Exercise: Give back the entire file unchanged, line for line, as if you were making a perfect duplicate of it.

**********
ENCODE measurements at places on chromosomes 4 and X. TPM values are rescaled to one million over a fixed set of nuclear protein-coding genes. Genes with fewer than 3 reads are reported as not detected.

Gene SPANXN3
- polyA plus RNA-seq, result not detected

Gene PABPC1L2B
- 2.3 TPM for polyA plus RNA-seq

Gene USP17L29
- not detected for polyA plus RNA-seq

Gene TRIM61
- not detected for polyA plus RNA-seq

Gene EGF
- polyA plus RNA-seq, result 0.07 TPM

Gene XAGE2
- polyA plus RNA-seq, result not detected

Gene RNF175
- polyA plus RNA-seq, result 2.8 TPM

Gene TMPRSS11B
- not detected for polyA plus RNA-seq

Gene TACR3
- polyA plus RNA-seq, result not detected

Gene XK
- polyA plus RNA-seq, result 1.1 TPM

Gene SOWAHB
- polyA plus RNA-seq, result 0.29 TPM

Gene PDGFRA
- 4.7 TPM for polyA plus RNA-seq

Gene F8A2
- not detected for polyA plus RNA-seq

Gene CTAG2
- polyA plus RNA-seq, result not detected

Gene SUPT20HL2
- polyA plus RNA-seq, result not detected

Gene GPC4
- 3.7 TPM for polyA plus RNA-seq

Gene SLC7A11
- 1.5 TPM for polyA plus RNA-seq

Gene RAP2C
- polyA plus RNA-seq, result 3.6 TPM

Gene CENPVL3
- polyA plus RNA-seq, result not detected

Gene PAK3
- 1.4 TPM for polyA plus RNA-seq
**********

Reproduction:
ENCODE measurements at places on chromosomes 4 and X. TPM values are rescaled to one million over a fixed set of nuclear protein-coding genes. Genes with fewer than 3 reads are reported as not detected.

Gene SPANXN3
- polyA plus RNA-seq, result not detected

Gene PABPC1L2B
- 2.3 TPM for polyA plus RNA-seq

Gene USP17L29
- not detected for polyA plus RNA-seq

Gene TRIM61
- not detected for polyA plus RNA-seq

Gene EGF
- polyA plus RNA-seq, result 0.07 TPM

Gene XAGE2
- polyA plus RNA-seq, result not detected

Gene RNF175
- polyA plus RNA-seq, result 2.8 TPM

Gene TMPRSS11B
- not detected for polyA plus RNA-seq

Gene TACR3
- polyA plus RNA-seq, result not detected

Gene XK
- polyA plus RNA-seq, result 1.1 TPM

Gene SOWAHB
- polyA plus RNA-seq, result 0.29 TPM

Gene PDGFRA
- 4.7 TPM for polyA plus RNA-seq

Gene F8A2
- not detected for polyA plus RNA-seq

Gene CTAG2
- polyA plus RNA-seq, result not detected

Gene SUPT20HL2
- polyA plus RNA-seq, result not detected

Gene GPC4
- 3.7 TPM for polyA plus RNA-seq

Gene SLC7A11
- 1.5 TPM for polyA plus RNA-seq

Gene RAP2C
- polyA plus RNA-seq, result 3.6 TPM

Gene CENPVL3
- polyA plus RNA-seq, result not detected

Gene PAK3
- 1.4 TPM for polyA plus RNA-seq